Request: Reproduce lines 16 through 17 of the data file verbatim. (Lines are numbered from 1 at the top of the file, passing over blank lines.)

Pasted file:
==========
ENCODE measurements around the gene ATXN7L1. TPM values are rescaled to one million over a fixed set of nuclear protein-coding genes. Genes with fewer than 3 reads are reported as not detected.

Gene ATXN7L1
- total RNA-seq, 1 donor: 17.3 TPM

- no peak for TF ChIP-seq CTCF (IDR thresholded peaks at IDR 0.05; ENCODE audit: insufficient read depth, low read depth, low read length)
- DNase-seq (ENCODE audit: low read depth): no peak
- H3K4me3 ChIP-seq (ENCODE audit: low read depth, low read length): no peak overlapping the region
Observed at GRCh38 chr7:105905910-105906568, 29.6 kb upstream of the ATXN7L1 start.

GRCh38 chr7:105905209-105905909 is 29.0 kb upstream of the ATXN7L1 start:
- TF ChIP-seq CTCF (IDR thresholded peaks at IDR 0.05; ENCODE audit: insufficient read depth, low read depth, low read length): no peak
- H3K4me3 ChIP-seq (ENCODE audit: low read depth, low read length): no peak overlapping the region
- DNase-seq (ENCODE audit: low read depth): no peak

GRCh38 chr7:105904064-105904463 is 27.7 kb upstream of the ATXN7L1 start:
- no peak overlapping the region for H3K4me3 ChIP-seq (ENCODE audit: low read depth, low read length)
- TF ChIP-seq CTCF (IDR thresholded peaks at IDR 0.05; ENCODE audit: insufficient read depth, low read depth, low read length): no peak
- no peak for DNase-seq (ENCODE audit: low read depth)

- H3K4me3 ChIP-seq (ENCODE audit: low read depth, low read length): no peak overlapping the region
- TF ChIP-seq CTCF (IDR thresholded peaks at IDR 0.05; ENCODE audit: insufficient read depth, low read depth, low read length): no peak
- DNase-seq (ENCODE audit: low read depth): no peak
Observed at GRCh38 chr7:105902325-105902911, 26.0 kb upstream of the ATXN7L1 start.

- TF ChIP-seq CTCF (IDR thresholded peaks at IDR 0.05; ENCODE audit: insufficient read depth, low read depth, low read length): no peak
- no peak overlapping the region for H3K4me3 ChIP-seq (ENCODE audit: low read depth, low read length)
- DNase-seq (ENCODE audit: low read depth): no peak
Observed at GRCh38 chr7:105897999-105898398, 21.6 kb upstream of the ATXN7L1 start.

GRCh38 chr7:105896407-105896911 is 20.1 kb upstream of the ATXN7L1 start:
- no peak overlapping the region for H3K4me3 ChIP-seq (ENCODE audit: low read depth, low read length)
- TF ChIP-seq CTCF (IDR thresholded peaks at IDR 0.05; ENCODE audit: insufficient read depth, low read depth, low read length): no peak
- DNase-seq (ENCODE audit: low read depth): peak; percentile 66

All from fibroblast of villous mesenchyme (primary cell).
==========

- H3K4me3 ChIP-seq (ENCODE audit: low read depth, low read length): no peak overlapping the region
- TF ChIP-seq CTCF (IDR thresholded peaks at IDR 0.05; ENCODE audit: insufficient read depth, low read depth, low read length): no peak